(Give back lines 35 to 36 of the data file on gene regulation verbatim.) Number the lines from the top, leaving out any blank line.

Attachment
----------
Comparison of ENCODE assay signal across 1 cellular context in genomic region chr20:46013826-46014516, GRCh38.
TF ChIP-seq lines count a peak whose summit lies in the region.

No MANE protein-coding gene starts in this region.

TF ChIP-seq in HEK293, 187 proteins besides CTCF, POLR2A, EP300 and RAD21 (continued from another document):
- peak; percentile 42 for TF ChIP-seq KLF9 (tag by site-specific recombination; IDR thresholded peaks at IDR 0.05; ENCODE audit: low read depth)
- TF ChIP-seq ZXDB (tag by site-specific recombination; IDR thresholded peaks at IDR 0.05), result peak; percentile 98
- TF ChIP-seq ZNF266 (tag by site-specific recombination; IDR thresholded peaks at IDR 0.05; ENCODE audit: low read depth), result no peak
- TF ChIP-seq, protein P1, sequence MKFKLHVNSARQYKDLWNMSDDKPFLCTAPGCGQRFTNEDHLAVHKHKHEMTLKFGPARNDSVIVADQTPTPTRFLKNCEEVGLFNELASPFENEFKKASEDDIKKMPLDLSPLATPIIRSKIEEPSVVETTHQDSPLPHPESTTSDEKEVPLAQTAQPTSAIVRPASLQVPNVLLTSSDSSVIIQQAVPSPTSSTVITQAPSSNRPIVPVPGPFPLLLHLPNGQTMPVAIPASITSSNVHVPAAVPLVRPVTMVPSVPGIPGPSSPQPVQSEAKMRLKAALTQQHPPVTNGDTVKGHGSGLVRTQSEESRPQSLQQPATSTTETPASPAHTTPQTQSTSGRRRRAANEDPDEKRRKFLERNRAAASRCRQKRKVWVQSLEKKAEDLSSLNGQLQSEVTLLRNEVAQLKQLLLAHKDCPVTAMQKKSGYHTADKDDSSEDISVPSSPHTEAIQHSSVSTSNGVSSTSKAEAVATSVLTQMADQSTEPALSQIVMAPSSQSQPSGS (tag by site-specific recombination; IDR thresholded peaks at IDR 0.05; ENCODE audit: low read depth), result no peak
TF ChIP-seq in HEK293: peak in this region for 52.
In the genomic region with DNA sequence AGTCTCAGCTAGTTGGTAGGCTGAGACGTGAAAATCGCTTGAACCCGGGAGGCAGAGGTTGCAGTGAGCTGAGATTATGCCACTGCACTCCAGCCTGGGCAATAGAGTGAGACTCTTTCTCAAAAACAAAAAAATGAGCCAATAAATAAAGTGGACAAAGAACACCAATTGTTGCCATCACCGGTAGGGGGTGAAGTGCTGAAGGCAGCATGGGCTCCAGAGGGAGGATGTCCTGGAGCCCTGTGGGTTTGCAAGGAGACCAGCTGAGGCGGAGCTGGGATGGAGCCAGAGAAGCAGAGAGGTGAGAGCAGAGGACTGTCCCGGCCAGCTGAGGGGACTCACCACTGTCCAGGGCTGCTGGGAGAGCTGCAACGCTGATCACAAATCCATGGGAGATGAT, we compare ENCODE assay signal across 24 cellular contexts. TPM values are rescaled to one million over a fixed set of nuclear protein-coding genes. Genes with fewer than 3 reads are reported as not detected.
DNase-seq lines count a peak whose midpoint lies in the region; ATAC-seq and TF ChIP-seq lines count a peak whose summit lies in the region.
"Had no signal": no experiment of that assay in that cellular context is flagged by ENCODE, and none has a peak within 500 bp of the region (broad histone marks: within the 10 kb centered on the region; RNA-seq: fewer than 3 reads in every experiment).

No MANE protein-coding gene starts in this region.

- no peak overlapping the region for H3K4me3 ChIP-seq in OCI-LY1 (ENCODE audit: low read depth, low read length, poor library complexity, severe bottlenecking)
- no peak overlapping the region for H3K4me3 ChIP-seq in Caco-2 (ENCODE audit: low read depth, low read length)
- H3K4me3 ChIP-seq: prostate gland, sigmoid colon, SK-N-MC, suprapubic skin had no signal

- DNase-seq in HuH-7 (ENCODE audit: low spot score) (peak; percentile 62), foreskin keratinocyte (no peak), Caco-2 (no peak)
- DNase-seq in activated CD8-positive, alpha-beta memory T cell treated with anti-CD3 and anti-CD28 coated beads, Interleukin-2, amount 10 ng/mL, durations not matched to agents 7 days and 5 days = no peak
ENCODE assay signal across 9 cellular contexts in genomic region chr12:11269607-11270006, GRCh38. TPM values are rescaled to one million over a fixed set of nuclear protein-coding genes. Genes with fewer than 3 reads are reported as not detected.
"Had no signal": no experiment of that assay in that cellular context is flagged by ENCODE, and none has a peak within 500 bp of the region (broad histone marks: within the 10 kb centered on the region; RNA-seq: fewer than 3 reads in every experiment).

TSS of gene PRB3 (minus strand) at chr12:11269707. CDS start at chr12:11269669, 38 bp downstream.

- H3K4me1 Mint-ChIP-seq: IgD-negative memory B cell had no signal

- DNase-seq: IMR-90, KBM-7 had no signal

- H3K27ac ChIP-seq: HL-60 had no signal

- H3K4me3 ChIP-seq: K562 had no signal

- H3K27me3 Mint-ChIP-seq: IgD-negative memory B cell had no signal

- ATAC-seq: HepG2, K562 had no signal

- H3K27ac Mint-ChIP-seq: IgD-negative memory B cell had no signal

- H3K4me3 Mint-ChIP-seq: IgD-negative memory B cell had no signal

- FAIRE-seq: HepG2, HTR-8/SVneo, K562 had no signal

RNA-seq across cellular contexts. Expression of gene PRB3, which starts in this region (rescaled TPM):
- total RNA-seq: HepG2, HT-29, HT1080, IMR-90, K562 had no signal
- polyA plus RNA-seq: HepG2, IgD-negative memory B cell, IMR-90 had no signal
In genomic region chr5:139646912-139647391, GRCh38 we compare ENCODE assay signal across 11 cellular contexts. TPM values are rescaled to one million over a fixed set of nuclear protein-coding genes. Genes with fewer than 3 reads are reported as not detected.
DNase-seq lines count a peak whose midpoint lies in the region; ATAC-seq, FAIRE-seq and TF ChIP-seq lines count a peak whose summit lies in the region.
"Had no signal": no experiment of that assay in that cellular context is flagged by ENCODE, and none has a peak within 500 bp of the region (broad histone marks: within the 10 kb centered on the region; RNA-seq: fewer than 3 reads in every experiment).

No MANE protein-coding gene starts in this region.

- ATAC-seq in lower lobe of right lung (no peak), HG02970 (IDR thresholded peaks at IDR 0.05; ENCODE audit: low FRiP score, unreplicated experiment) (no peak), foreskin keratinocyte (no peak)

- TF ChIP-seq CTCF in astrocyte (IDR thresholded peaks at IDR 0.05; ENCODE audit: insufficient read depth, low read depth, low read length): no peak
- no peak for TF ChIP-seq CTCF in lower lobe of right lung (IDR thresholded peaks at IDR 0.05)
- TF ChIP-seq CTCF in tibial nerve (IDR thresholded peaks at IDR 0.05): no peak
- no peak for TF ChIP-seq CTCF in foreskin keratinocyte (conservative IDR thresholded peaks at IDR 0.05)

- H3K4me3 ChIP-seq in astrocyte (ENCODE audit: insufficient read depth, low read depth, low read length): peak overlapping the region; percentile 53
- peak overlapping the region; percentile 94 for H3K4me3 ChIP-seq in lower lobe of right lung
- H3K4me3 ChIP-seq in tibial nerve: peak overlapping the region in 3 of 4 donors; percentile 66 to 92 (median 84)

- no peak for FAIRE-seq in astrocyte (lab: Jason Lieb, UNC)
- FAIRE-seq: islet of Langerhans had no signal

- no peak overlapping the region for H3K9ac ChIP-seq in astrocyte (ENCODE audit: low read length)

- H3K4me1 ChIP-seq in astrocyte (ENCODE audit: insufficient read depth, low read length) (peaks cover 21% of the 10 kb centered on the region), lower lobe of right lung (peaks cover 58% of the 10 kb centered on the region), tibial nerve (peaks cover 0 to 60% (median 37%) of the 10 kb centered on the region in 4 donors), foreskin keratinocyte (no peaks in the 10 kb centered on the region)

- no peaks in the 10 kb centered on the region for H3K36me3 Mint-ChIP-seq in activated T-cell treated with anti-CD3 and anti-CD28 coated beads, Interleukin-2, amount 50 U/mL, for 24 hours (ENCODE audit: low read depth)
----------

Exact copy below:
DNase-seq lines count a peak whose midpoint lies in the region; ATAC-seq, FAIRE-seq and TF ChIP-seq lines count a peak whose summit lies in the region.
"Had no signal": no experiment of that assay in that cellular context is flagged by ENCODE, and none has a peak within 500 bp of the region (broad histone marks: within the 10 kb centered on the region; RNA-seq: fewer than 3 reads in every experiment).